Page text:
The International People’s Tribunal has found President Duterte guilty – now the international community must do the same

The International People's Tribunal has found President Duterte guilty – now the international community must do the same

A picture of Philippine President Rodrigo Duterte is shown on a banner during a rally, held on 21 September 2018, to call for an end to the mass killings committed during his so-called ‘war on drugs’.

(AP/Aaron Favila)

Over 100 people from many countries took part in an intense and emotional judicial process in Brussels, Belgium on 18 and 19 September 2018, in an attempt to focus international attention on the terrible human rights situation in the Philippines under President Rodrigo Duterte.

Filipino witnesses at the International People’s Tribunal (IPT) provided either expert evidence as community leaders and researchers, or personal evidence of horrific events suffered by their family members since Duterte came to power on 30 June 2016.

Each of the 31 witnesses had only a maximum of 20 minutes, and the accounts were often delivered in tears. The atmosphere only intensified at the time of the final summing up and call for a guilty verdict.

The lengthy delay while the jurors deliberated did not break the spell of anger, grief and determination to make change. And when the verdict of ‘guilty on all counts’ was delivered, there was a great cry of both relief and anger that the terrible truth of the Duterte presidency had been heard and recognised.

Fourteen Filipino peoples’ organisations, including the KMU (Kilusang Mayo Uno, or May First Movement) Labor Center, had made the complaint against President Duterte, President Trump, the International Monetary Fund, the World Bank and the World Trade Organization, as well as the numerous multinational corporations and foreign banks doing business in the Philippines.

The charges were of gross and systematic violation of civil and political rights, economic, environmental, social and cultural rights, and the right to national self-determination and development, as well as violations of international humanitarian law.

Jimmylisa Badayos spoke early in the trial. Her father Jimmy had been a trade union activist at the Atlas copper mine in the province of Cebu in the 1980s, before he was arrested in October 1990. He has never been seen again but his disappearance led his wife and children to become activists.

In 2010, Jimmylisa’s mother Elisa became an organiser for the Karapatan Human Rights Alliance in the province of Negros Oriental. On 28 November 2017, while leading a 13-person fact-finding mission, she was riding her motorcycle to the City Hall to make a complaint. Another rider came close and shot Elisa and two others with her. The killer shot Elisa again as she tried to crawl away.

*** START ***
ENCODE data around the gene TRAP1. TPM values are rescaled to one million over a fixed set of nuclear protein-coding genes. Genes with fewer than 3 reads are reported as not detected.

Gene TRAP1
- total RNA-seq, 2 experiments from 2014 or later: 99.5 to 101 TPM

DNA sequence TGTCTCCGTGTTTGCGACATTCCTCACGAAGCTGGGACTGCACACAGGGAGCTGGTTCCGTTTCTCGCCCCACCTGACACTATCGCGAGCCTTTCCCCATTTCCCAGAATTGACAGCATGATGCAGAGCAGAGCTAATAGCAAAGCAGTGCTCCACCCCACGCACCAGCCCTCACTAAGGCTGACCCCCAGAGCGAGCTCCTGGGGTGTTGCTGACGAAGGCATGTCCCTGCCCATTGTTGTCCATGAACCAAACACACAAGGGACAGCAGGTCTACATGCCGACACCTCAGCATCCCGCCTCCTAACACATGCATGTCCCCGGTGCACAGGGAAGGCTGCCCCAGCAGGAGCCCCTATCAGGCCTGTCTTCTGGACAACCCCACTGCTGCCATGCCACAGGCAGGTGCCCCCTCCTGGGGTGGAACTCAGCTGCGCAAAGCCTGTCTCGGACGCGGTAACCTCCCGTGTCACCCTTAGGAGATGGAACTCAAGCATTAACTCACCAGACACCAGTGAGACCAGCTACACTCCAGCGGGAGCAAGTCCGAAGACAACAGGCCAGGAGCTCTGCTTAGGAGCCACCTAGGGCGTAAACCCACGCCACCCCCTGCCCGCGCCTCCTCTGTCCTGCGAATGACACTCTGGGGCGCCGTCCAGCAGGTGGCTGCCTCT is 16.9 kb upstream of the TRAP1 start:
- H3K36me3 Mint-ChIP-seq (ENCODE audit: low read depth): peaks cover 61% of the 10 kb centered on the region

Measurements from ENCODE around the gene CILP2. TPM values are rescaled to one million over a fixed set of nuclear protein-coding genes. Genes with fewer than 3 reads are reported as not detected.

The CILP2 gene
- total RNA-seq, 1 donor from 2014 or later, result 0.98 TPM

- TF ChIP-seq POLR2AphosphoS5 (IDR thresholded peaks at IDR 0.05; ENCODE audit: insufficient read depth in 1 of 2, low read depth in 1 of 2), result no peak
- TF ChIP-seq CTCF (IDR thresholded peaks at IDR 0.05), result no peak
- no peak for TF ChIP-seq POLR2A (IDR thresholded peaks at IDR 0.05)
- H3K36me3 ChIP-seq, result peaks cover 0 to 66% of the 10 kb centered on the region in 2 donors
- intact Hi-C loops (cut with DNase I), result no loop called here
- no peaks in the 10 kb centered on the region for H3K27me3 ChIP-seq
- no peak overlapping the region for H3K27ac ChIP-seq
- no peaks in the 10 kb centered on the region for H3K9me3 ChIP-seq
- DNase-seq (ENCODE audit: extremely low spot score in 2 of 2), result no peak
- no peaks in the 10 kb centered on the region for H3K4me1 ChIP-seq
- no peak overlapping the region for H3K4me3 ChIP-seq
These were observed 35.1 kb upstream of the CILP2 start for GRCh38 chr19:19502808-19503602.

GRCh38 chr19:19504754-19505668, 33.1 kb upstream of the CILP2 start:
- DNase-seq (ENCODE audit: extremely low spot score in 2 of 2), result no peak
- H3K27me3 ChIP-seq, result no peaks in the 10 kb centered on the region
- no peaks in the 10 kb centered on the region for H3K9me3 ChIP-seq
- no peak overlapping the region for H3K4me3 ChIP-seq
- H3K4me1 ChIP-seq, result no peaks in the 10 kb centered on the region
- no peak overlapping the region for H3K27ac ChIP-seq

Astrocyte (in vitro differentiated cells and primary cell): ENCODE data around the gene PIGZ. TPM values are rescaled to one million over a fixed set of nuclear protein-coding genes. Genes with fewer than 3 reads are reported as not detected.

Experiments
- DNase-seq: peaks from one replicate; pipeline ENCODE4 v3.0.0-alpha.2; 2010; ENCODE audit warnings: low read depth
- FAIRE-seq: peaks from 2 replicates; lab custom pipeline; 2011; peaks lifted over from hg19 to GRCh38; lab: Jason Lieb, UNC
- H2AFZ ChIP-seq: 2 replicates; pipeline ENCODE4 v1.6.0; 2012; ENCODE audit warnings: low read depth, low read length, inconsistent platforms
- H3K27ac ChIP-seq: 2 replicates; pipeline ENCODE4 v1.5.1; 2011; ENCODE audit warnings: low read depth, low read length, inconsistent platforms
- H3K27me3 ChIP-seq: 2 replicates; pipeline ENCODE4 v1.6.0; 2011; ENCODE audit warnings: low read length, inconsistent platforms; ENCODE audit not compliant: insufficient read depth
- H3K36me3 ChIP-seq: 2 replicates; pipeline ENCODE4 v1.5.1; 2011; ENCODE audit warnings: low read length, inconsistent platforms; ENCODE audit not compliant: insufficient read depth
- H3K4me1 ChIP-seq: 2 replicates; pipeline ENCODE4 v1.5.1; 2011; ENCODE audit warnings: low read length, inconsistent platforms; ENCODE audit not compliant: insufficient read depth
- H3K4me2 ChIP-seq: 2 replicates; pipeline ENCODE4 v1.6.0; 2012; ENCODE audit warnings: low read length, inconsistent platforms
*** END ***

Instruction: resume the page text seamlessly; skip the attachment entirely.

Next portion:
Jimmylisa rushed to the hospital but could find no pulse when she touched her mother’s body. She strongly suspects the military killed her mother, who had been receiving many death threats.

The panel of eight jurors at the Tribunal comprised veteran founder of the International Association of Democratic Lawyers Roland Weyl and General Secretary of the Permanent Peoples Tribunal Gianni Tognoni. From the USA, human rights attorney Azadeh Shashahani was in attendance as was former Workers World Party presidential nominee Monica Moorehead and Reverend Michael Yoshii. Meanwhile attorney Ties Prakken came from the Netherlands, as did activists Mamdouh Habashi and Sarojeni Rengam from Egypt and Malaysia respectively.

Duterte’s campaign of destruction

President Duterte mobilised very high hopes for positive change in the Philippines during his campaign for the presidency in early 2016, despite using some very dark language promoting rape in general and the arbitrary killing of drug suspects. But within weeks of his inauguration on 30 June 2016, it became clear that his vote-winning ‘pro-poor’ policies would not be implemented.

Promises to the workers to increase the minimum wage and to end the short-term contracting of jobs were never fulfilled. His pledge to fight corruption has floundered and peace talks with the Maoist-led guerrillas of the National Democratic Front of the Philippines to stop nearly five decades of conflict ended in an orgy of violence in Mindanao. And there has been a relentless stream of extrajudicial killings of peasant and worker leaders across the country.

But it is President Duterte’s ‘war on drugs’ that best demonstrates the horror of his presidency. It has been estimated that 23,000 people have been killed as a result of the president’s ‘war on drugs’, of which the police themselves claim 4,410 deaths. Impunity is the norm. Duterte has threatened lawyers who defended drug suspects, and the killings of lawyers, prosecutors and judges has almost doubled.

More broadly, Duterte has had the Chief Justice unconstitutionally removed, he’s dismissed the female Ombudsman, and threatened to close the Commission on Human Rights. Trumped-up charges were laid on a senior senator, Leila de Lima, to silence her criticism.